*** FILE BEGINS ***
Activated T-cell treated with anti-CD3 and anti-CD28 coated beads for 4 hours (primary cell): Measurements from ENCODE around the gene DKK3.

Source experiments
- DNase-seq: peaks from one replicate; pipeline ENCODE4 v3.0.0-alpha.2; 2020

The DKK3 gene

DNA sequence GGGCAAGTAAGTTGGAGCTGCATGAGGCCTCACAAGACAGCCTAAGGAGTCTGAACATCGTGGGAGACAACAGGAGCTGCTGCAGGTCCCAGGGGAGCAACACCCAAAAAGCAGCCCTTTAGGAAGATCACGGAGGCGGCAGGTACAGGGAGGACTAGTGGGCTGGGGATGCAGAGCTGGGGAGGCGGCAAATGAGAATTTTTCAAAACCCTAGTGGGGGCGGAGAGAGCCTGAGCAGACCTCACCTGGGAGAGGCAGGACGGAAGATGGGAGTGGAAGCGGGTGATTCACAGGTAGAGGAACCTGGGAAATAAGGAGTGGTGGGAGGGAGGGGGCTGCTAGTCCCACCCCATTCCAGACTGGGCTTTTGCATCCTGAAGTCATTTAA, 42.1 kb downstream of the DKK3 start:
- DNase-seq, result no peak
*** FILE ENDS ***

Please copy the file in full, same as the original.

Activated T-cell treated with anti-CD3 and anti-CD28 coated beads for 4 hours (primary cell): Measurements from ENCODE around the gene DKK3.

Source experiments
- DNase-seq: peaks from one replicate; pipeline ENCODE4 v3.0.0-alpha.2; 2020

The DKK3 gene

DNA sequence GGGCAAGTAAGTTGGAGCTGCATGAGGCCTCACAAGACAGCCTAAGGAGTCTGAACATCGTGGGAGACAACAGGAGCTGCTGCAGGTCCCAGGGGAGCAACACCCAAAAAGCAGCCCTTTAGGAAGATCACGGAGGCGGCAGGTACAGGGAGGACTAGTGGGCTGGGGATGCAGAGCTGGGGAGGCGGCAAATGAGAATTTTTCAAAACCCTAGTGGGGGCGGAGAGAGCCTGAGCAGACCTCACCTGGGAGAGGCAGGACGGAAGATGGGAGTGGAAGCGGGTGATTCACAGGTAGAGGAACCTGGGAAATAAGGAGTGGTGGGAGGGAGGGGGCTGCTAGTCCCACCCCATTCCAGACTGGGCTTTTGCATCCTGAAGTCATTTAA, 42.1 kb downstream of the DKK3 start:
- DNase-seq, result no peak